Many would say the writing is on the wall for physical bound books, and business models that rely on them. As Amazon recently reported to their shareholders the rate at which ebook sales are supplanting print books. The revelation that Barnes & Nobles is up for sale and prior news that Borders is seeking bankruptcy protection mark a watershed moment in the beginning of the end of the neighborhood bookstore (at least in a mainstream sense).
But that is not the point of this post. I think e-books are great for several reasons from portability, lower environmental footprint, search, sharing, and so on and so forth.
Personally, I am a big fan of bookstores and dearly miss the wonder of spending Saturday afternoons strolling the aisles of the Borders in the SoMA area of San Francisco. The Borders shutdown a few weeks ago, and I’ve been distraught ever since. My loss isn’t as much about the impending demise of an institution that sells physical books, as it is about the demise of an intellectual construct/environment it created.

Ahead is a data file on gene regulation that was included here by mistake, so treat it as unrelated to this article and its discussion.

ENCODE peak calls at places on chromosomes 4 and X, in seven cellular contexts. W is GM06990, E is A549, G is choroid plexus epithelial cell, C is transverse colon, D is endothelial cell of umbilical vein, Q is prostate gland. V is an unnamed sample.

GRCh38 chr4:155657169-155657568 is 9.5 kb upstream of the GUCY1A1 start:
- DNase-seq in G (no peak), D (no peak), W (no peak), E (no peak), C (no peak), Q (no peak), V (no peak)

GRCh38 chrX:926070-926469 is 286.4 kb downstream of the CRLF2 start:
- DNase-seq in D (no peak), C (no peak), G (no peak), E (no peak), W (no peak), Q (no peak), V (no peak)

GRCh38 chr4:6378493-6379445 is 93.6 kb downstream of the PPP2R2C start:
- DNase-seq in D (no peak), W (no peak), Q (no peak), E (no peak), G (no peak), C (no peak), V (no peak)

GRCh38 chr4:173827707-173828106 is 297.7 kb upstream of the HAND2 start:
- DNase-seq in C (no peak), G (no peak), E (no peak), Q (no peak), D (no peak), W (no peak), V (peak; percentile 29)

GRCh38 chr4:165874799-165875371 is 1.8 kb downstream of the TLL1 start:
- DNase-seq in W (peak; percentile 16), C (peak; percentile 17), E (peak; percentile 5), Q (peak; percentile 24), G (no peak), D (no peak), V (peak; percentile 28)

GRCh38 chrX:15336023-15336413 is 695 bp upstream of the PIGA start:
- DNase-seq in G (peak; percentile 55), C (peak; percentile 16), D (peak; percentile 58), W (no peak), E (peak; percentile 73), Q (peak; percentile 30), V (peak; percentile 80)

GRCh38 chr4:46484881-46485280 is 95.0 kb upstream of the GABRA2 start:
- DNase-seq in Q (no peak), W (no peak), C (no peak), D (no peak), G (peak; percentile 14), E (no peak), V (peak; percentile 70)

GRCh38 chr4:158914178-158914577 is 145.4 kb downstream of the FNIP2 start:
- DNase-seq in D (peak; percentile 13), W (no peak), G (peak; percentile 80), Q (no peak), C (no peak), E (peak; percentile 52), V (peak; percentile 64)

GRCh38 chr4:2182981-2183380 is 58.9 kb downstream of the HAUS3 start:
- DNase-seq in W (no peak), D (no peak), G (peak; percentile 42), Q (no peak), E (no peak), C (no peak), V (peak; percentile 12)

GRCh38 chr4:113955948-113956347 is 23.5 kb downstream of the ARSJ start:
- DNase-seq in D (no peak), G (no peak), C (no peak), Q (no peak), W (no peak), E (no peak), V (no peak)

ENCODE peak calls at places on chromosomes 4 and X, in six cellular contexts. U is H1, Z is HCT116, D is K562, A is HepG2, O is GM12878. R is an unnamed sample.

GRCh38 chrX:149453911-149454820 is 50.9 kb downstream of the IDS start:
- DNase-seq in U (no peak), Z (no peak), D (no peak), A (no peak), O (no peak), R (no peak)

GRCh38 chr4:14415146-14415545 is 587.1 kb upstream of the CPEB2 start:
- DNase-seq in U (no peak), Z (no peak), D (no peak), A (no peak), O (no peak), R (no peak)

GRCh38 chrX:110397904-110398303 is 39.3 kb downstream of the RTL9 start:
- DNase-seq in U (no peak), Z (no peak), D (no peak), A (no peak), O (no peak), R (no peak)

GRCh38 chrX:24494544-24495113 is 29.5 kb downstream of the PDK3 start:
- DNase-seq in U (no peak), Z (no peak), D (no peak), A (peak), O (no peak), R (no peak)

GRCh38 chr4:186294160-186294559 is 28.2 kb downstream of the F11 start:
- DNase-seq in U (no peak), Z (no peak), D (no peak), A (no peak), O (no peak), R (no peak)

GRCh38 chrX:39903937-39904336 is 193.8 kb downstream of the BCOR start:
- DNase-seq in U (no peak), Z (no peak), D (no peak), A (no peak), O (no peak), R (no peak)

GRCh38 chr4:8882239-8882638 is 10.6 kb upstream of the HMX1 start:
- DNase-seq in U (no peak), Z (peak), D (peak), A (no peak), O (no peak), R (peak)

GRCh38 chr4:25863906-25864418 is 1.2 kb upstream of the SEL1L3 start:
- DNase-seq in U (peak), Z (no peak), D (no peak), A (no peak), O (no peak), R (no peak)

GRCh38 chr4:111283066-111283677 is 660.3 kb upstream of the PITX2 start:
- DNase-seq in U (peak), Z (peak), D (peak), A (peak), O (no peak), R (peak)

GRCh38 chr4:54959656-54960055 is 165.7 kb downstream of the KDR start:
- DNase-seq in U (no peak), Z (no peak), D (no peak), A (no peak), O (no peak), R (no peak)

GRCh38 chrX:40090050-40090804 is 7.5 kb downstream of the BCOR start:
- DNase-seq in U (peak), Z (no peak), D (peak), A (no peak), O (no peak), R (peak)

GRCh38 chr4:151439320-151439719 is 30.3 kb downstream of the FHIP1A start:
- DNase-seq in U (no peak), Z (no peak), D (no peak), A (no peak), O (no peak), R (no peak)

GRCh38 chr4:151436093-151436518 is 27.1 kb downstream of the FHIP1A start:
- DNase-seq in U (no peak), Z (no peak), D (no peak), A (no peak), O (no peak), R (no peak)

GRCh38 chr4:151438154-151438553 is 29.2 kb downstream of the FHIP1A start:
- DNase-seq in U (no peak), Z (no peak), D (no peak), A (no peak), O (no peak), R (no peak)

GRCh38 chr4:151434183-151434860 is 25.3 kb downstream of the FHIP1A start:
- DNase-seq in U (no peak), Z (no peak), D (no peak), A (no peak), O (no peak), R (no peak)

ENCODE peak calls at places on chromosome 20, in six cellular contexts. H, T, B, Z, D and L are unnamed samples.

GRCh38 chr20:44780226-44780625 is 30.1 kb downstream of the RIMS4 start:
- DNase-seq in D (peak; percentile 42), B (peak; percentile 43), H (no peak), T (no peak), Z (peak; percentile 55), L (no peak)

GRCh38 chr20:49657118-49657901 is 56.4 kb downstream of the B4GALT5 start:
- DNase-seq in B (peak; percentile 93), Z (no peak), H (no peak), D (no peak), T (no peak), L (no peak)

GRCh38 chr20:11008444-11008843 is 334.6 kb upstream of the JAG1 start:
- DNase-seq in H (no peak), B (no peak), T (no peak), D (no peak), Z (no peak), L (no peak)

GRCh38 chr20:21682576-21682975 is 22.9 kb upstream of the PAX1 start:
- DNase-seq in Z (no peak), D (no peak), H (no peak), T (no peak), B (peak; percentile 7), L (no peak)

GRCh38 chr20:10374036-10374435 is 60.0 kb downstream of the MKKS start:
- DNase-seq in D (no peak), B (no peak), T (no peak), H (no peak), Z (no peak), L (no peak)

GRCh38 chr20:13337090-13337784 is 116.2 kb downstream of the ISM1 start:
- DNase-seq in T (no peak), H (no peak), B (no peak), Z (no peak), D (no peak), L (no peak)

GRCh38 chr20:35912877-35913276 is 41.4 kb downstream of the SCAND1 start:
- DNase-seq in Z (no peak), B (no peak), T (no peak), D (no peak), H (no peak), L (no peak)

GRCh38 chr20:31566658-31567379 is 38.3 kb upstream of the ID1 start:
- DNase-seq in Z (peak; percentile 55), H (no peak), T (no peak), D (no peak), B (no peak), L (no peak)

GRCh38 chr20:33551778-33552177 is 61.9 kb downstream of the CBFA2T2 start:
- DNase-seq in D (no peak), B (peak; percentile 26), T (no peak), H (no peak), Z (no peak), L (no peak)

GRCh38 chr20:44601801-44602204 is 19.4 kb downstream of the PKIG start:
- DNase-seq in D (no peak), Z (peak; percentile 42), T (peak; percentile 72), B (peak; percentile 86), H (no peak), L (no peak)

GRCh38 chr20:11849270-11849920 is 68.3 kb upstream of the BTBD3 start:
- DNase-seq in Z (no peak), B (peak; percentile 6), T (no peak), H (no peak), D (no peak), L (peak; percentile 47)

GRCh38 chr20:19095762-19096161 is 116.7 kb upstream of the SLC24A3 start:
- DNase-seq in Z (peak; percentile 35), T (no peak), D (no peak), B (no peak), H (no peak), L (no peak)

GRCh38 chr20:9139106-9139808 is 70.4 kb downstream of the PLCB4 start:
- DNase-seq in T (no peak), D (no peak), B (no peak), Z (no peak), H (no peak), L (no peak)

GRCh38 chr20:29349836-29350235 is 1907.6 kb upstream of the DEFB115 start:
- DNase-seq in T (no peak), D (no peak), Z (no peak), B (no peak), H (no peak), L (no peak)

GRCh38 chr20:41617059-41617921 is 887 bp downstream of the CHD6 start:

Bookstores create a unique environment that enables serendipity. The freedom to explore the works of different authors, different genres, ask for help when you need it, or be private when you want, the smell of fresh brewed coffee, and familiar faces. Bookstores also create an environment for like-minded people to mingle in a safe and cordial setting.
While the neighborhood bookstore is vanishing, the neighborhood coffee shop is alive & thriving. I am hopeful that these coffee shops will evolve to be spaces that afford much of the great features of bookstores.
From a business standpoint, Starbucks has a vast network of stores and a vibrant digital network (wifi network, music download service, ad network, etc) that can virtually serve the function of bringing books to people’s computers, tablets, and mobile phones.
I am disappointed that my children (in the future) likely won’t experience the wonders of bookstores the way I did.